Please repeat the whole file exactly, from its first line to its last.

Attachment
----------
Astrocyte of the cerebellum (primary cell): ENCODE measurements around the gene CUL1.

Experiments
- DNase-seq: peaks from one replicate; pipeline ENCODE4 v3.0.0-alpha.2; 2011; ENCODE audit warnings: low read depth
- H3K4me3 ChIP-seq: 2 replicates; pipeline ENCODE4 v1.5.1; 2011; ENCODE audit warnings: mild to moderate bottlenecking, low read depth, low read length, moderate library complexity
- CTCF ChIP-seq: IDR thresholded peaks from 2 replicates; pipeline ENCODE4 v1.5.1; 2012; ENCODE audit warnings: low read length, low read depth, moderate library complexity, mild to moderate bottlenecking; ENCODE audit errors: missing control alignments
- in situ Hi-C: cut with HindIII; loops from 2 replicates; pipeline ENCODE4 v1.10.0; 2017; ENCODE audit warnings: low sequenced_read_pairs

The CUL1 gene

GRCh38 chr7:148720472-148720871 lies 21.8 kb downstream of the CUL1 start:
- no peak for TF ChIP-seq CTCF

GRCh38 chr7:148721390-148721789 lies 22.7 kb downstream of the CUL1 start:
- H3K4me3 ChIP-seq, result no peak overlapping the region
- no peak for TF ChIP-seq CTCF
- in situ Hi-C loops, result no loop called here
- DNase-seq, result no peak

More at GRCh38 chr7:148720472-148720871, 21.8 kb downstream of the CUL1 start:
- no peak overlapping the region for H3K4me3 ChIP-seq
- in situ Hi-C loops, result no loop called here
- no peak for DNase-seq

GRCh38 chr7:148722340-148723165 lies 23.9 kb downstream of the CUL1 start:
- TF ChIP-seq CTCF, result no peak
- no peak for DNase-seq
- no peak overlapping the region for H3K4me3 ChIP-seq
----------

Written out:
Astrocyte of the cerebellum (primary cell): ENCODE measurements around the gene CUL1.

Experiments
- DNase-seq: peaks from one replicate; pipeline ENCODE4 v3.0.0-alpha.2; 2011; ENCODE audit warnings: low read depth
- H3K4me3 ChIP-seq: 2 replicates; pipeline ENCODE4 v1.5.1; 2011; ENCODE audit warnings: mild to moderate bottlenecking, low read depth, low read length, moderate library complexity
- CTCF ChIP-seq: IDR thresholded peaks from 2 replicates; pipeline ENCODE4 v1.5.1; 2012; ENCODE audit warnings: low read length, low read depth, moderate library complexity, mild to moderate bottlenecking; ENCODE audit errors: missing control alignments
- in situ Hi-C: cut with HindIII; loops from 2 replicates; pipeline ENCODE4 v1.10.0; 2017; ENCODE audit warnings: low sequenced_read_pairs

The CUL1 gene

GRCh38 chr7:148720472-148720871 lies 21.8 kb downstream of the CUL1 start:
- no peak for TF ChIP-seq CTCF

GRCh38 chr7:148721390-148721789 lies 22.7 kb downstream of the CUL1 start:
- H3K4me3 ChIP-seq, result no peak overlapping the region
- no peak for TF ChIP-seq CTCF
- in situ Hi-C loops, result no loop called here
- DNase-seq, result no peak

More at GRCh38 chr7:148720472-148720871, 21.8 kb downstream of the CUL1 start:
- no peak overlapping the region for H3K4me3 ChIP-seq
- in situ Hi-C loops, result no loop called here
- no peak for DNase-seq

GRCh38 chr7:148722340-148723165 lies 23.9 kb downstream of the CUL1 start:
- TF ChIP-seq CTCF, result no peak
- no peak for DNase-seq
- no peak overlapping the region for H3K4me3 ChIP-seq